Senator Graham’s “across-the-aisle” lifestyle notwithstanding, his across-the-aisle politics frequently put him at loggerheads with the GOP establishment. He is a marquee member on the short list of “maverick” Republicans whom liberals love to temporarily praise and ultra-conservatives love to slander in critical primaries. Mavericks are viewed variously as principled whistleblowers and showboating traitors. The maverick contingent includes Chuck Hagel and Arlen Specter, and their leader is unquestionably maverick’s-maverick John McCain, whom Graham enthusiastically supported during the 2000 primary in South Carolina – unfortunately the dark land of his undoing thanks to some nefarious push-polling. On a number of key issues, Graham has dissented from the party line promulgated top-down from the Bush administration, often in conjunction with John McCain and other maverick figures. He was part of the “Gang of 14,” the bipartisan convergence responsible for averting the nuclear option. He was also an outspoken critic of the administration’s position and a vital liberal ally during the Abu Ghraib scandal, the wire-tapping scandal, and the successfully torpedoed attempt by the GOP to set up a system of private accounts for Social Security. Most recently, Graham has come to the fore in the last-ditch defense of the Geneva Convention mounted by a few Senate Republicans.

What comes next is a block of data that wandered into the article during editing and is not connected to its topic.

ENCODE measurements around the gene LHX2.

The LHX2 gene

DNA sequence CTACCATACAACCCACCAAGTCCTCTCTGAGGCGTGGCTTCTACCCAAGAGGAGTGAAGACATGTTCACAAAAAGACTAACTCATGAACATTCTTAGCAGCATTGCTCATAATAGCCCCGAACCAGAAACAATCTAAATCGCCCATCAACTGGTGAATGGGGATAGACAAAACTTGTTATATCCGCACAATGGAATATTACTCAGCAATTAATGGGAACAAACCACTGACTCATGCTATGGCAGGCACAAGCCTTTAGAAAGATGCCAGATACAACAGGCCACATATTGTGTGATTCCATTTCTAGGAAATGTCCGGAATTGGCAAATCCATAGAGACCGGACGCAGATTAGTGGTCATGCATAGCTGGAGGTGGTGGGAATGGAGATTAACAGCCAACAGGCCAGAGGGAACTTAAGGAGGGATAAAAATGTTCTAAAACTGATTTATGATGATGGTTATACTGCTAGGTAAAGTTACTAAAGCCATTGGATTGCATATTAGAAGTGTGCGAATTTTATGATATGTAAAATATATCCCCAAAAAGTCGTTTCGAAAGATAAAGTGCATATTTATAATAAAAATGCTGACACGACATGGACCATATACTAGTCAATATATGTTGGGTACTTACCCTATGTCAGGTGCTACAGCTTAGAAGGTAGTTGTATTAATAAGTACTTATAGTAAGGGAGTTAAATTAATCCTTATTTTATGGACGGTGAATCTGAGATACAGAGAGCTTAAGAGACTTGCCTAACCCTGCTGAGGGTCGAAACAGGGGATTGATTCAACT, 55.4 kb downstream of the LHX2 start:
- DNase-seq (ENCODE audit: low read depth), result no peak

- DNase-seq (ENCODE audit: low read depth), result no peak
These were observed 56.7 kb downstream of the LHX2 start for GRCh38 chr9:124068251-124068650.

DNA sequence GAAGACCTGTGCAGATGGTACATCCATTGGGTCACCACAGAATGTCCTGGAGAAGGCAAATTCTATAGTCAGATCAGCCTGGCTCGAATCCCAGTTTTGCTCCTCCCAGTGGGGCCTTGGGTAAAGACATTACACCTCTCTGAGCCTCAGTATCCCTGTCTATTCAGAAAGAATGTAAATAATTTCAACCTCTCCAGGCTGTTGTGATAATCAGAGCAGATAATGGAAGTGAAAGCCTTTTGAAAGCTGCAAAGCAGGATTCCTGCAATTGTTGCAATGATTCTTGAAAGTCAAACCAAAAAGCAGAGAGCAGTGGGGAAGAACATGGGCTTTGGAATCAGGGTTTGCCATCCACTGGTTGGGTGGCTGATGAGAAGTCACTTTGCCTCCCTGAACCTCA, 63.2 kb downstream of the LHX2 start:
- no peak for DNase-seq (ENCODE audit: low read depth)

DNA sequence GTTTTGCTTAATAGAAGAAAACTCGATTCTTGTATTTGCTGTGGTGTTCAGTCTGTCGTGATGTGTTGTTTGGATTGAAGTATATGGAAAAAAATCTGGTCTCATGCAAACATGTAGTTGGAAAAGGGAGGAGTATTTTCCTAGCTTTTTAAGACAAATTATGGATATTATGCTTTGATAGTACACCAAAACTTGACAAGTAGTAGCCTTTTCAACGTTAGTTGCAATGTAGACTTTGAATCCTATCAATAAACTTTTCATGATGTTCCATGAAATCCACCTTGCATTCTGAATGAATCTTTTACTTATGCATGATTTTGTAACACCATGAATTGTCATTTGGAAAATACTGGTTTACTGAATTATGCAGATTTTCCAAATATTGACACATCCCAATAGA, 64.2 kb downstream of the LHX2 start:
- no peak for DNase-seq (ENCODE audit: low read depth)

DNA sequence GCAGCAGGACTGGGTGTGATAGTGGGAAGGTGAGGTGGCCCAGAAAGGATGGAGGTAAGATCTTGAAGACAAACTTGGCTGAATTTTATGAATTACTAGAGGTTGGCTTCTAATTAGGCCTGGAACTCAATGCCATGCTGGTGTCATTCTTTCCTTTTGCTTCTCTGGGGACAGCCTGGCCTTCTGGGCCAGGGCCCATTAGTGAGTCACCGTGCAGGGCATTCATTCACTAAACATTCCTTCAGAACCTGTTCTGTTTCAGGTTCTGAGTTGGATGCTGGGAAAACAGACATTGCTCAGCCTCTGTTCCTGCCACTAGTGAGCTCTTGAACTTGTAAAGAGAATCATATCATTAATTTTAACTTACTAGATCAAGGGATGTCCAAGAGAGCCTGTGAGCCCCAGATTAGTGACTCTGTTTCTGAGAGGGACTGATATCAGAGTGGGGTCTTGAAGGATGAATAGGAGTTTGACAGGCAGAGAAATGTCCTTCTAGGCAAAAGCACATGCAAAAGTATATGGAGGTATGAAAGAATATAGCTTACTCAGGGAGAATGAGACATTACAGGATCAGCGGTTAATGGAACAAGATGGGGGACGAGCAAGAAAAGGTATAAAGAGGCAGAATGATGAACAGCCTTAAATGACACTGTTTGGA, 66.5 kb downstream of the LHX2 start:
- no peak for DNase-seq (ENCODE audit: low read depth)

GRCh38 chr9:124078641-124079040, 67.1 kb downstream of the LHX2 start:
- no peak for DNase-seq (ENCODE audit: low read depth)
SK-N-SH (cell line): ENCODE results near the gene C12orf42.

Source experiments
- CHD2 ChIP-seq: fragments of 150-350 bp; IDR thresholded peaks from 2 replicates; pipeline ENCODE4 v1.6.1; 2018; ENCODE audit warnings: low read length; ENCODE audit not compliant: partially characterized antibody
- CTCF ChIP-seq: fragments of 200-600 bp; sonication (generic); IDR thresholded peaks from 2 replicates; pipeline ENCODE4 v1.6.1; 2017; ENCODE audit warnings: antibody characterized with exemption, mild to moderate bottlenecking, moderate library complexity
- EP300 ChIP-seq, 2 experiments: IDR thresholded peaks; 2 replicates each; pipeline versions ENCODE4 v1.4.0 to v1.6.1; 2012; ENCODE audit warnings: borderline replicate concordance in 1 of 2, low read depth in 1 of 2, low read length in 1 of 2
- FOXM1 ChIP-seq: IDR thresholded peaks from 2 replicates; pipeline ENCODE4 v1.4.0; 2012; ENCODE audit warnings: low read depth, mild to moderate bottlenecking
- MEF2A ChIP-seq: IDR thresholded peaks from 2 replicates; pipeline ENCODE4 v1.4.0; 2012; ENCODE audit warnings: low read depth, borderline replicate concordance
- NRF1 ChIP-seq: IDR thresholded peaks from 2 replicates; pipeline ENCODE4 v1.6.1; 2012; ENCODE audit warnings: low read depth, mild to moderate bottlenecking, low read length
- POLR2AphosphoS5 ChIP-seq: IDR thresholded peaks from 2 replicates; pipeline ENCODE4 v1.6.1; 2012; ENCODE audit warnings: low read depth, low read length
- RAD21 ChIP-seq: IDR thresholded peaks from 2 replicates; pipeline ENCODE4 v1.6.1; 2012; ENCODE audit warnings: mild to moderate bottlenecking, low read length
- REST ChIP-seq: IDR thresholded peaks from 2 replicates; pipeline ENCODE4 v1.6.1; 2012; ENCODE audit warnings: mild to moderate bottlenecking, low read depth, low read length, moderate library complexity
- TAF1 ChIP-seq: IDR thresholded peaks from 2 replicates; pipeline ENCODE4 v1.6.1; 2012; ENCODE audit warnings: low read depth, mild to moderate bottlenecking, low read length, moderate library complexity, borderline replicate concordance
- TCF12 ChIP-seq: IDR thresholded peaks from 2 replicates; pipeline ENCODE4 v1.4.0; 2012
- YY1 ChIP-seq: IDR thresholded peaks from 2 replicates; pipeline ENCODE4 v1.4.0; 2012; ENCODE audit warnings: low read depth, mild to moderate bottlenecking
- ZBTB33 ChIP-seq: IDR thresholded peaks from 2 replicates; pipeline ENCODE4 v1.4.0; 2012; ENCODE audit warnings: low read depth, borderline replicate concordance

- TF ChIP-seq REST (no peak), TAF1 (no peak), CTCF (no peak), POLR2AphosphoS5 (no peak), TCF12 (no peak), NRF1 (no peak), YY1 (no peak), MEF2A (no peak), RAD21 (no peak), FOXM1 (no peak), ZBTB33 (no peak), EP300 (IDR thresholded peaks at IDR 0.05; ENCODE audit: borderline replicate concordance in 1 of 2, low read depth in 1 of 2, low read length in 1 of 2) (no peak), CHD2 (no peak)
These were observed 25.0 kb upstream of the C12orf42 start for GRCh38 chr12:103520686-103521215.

The issue hinges around the interpretation of Article 3 of the Geneva Convention, which forbids among other things, “Outrages upon personal dignity, in particular, humiliating and degrading treatment.” The Bush administration and its legislative allies would like to see this section and others formally “clarified” – which is a code-word for “weakened” – so that what they call vital techniques of interrogation may be retained; they want the unmolested freedom to molest. But the three crucial players holding it up are Senators John McCain, John Warner, and Lindsey Graham. If their refusal to budge seems unusually spirited, it’s perhaps because McCain was a prisoner-of-war in Vietnam, and Graham was a Judge Advocate General (JAG) in the Air Force. Both have direct experience with the relevant importance of the Geneva Convention; Graham with its lawful application and McCain with its horrible absence, and both are committed to its survival as a determining force in American wartime conduct. The Senate Armed Services Committee just passed a bill that leaves Article 3 untouched, contrary to Bush’s wishes. It remains to be seen in the coming weeks whether Messrs. Graham, McCain, and Warner will bow to the incredible pressure being applied to them now, whether the Senate Armed Services Committee will be itself procedurally circumvented, or whether some more or less legitimate compromise will prevail.